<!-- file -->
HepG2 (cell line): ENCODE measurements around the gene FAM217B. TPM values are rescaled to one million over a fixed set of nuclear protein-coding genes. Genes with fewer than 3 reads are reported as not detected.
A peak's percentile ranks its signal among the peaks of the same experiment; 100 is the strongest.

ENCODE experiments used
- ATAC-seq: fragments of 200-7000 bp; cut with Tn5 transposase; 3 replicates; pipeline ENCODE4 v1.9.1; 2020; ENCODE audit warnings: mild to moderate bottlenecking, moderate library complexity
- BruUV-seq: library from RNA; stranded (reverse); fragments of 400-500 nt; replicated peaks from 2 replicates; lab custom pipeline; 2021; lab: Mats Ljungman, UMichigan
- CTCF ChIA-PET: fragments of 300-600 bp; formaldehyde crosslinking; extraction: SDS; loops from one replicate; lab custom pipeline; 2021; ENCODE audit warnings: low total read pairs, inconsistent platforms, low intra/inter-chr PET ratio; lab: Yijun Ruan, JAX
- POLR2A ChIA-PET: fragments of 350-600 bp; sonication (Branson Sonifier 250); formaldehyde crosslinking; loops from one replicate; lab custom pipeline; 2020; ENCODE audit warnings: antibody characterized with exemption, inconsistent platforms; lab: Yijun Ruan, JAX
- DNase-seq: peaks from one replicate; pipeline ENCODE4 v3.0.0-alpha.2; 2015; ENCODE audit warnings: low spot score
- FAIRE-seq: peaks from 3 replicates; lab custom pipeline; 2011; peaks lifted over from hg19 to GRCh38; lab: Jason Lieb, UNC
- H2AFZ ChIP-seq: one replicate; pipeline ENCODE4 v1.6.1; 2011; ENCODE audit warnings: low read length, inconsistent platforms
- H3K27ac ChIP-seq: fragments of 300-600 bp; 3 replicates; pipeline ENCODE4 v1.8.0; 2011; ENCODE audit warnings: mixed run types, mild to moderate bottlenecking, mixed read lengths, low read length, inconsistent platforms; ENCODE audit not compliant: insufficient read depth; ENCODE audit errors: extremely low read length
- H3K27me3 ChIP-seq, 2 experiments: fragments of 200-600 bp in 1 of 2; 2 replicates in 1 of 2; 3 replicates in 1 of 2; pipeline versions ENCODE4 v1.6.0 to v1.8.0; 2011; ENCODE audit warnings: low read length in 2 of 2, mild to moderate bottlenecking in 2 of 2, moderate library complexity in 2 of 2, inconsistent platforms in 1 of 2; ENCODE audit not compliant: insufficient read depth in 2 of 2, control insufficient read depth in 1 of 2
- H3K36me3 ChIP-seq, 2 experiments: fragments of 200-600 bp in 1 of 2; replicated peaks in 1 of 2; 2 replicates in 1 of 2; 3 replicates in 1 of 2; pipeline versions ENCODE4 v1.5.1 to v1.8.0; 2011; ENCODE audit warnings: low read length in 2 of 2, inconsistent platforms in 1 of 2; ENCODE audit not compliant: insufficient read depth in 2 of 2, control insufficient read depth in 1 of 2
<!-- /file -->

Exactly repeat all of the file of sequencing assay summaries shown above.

HepG2 (cell line): ENCODE measurements around the gene FAM217B. TPM values are rescaled to one million over a fixed set of nuclear protein-coding genes. Genes with fewer than 3 reads are reported as not detected.
A peak's percentile ranks its signal among the peaks of the same experiment; 100 is the strongest.

ENCODE experiments used
- ATAC-seq: fragments of 200-7000 bp; cut with Tn5 transposase; 3 replicates; pipeline ENCODE4 v1.9.1; 2020; ENCODE audit warnings: mild to moderate bottlenecking, moderate library complexity
- BruUV-seq: library from RNA; stranded (reverse); fragments of 400-500 nt; replicated peaks from 2 replicates; lab custom pipeline; 2021; lab: Mats Ljungman, UMichigan
- CTCF ChIA-PET: fragments of 300-600 bp; formaldehyde crosslinking; extraction: SDS; loops from one replicate; lab custom pipeline; 2021; ENCODE audit warnings: low total read pairs, inconsistent platforms, low intra/inter-chr PET ratio; lab: Yijun Ruan, JAX
- POLR2A ChIA-PET: fragments of 350-600 bp; sonication (Branson Sonifier 250); formaldehyde crosslinking; loops from one replicate; lab custom pipeline; 2020; ENCODE audit warnings: antibody characterized with exemption, inconsistent platforms; lab: Yijun Ruan, JAX
- DNase-seq: peaks from one replicate; pipeline ENCODE4 v3.0.0-alpha.2; 2015; ENCODE audit warnings: low spot score
- FAIRE-seq: peaks from 3 replicates; lab custom pipeline; 2011; peaks lifted over from hg19 to GRCh38; lab: Jason Lieb, UNC
- H2AFZ ChIP-seq: one replicate; pipeline ENCODE4 v1.6.1; 2011; ENCODE audit warnings: low read length, inconsistent platforms
- H3K27ac ChIP-seq: fragments of 300-600 bp; 3 replicates; pipeline ENCODE4 v1.8.0; 2011; ENCODE audit warnings: mixed run types, mild to moderate bottlenecking, mixed read lengths, low read length, inconsistent platforms; ENCODE audit not compliant: insufficient read depth; ENCODE audit errors: extremely low read length
- H3K27me3 ChIP-seq, 2 experiments: fragments of 200-600 bp in 1 of 2; 2 replicates in 1 of 2; 3 replicates in 1 of 2; pipeline versions ENCODE4 v1.6.0 to v1.8.0; 2011; ENCODE audit warnings: low read length in 2 of 2, mild to moderate bottlenecking in 2 of 2, moderate library complexity in 2 of 2, inconsistent platforms in 1 of 2; ENCODE audit not compliant: insufficient read depth in 2 of 2, control insufficient read depth in 1 of 2
- H3K36me3 ChIP-seq, 2 experiments: fragments of 200-600 bp in 1 of 2; replicated peaks in 1 of 2; 2 replicates in 1 of 2; 3 replicates in 1 of 2; pipeline versions ENCODE4 v1.5.1 to v1.8.0; 2011; ENCODE audit warnings: low read length in 2 of 2, inconsistent platforms in 1 of 2; ENCODE audit not compliant: insufficient read depth in 2 of 2, control insufficient read depth in 1 of 2